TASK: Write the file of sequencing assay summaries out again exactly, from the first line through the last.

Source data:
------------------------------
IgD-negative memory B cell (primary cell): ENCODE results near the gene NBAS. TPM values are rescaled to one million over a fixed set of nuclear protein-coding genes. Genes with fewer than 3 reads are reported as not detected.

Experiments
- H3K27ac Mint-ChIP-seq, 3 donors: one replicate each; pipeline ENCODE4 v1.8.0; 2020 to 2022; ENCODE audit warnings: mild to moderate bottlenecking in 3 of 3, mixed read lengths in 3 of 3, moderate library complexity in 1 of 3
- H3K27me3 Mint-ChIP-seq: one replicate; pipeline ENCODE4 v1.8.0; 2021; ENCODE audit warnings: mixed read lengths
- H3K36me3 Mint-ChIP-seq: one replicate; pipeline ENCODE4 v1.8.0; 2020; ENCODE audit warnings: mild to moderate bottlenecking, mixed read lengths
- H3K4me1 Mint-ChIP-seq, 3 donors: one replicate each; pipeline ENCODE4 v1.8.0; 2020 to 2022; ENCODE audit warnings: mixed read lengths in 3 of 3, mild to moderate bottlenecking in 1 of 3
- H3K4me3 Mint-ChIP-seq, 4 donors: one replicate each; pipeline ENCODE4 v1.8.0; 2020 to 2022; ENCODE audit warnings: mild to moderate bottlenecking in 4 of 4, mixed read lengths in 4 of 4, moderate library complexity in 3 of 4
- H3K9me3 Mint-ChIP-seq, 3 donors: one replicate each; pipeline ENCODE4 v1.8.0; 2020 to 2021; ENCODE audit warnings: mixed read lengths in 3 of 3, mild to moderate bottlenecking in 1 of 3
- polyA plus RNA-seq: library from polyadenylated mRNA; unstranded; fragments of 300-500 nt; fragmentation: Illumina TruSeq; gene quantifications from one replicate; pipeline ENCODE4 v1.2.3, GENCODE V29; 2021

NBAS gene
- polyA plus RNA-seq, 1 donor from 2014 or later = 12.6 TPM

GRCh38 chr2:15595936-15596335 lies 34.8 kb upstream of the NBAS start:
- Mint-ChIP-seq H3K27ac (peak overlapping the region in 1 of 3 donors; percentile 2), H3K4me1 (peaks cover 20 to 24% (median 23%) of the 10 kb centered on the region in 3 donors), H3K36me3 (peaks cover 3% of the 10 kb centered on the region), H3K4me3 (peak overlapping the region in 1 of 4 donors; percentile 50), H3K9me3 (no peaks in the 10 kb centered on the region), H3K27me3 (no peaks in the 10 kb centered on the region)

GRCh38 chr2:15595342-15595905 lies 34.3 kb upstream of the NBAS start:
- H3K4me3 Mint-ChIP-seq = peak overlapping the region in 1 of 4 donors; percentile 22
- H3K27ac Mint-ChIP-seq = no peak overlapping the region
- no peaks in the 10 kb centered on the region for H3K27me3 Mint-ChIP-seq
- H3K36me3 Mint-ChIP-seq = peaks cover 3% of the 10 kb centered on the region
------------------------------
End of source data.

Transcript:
IgD-negative memory B cell (primary cell): ENCODE results near the gene NBAS. TPM values are rescaled to one million over a fixed set of nuclear protein-coding genes. Genes with fewer than 3 reads are reported as not detected.

Experiments
- H3K27ac Mint-ChIP-seq, 3 donors: one replicate each; pipeline ENCODE4 v1.8.0; 2020 to 2022; ENCODE audit warnings: mild to moderate bottlenecking in 3 of 3, mixed read lengths in 3 of 3, moderate library complexity in 1 of 3
- H3K27me3 Mint-ChIP-seq: one replicate; pipeline ENCODE4 v1.8.0; 2021; ENCODE audit warnings: mixed read lengths
- H3K36me3 Mint-ChIP-seq: one replicate; pipeline ENCODE4 v1.8.0; 2020; ENCODE audit warnings: mild to moderate bottlenecking, mixed read lengths
- H3K4me1 Mint-ChIP-seq, 3 donors: one replicate each; pipeline ENCODE4 v1.8.0; 2020 to 2022; ENCODE audit warnings: mixed read lengths in 3 of 3, mild to moderate bottlenecking in 1 of 3
- H3K4me3 Mint-ChIP-seq, 4 donors: one replicate each; pipeline ENCODE4 v1.8.0; 2020 to 2022; ENCODE audit warnings: mild to moderate bottlenecking in 4 of 4, mixed read lengths in 4 of 4, moderate library complexity in 3 of 4
- H3K9me3 Mint-ChIP-seq, 3 donors: one replicate each; pipeline ENCODE4 v1.8.0; 2020 to 2021; ENCODE audit warnings: mixed read lengths in 3 of 3, mild to moderate bottlenecking in 1 of 3
- polyA plus RNA-seq: library from polyadenylated mRNA; unstranded; fragments of 300-500 nt; fragmentation: Illumina TruSeq; gene quantifications from one replicate; pipeline ENCODE4 v1.2.3, GENCODE V29; 2021

NBAS gene
- polyA plus RNA-seq, 1 donor from 2014 or later = 12.6 TPM

GRCh38 chr2:15595936-15596335 lies 34.8 kb upstream of the NBAS start:
- Mint-ChIP-seq H3K27ac (peak overlapping the region in 1 of 3 donors; percentile 2), H3K4me1 (peaks cover 20 to 24% (median 23%) of the 10 kb centered on the region in 3 donors), H3K36me3 (peaks cover 3% of the 10 kb centered on the region), H3K4me3 (peak overlapping the region in 1 of 4 donors; percentile 50), H3K9me3 (no peaks in the 10 kb centered on the region), H3K27me3 (no peaks in the 10 kb centered on the region)

GRCh38 chr2:15595342-15595905 lies 34.3 kb upstream of the NBAS start:
- H3K4me3 Mint-ChIP-seq = peak overlapping the region in 1 of 4 donors; percentile 22
- H3K27ac Mint-ChIP-seq = no peak overlapping the region
- no peaks in the 10 kb centered on the region for H3K27me3 Mint-ChIP-seq
- H3K36me3 Mint-ChIP-seq = peaks cover 3% of the 10 kb centered on the region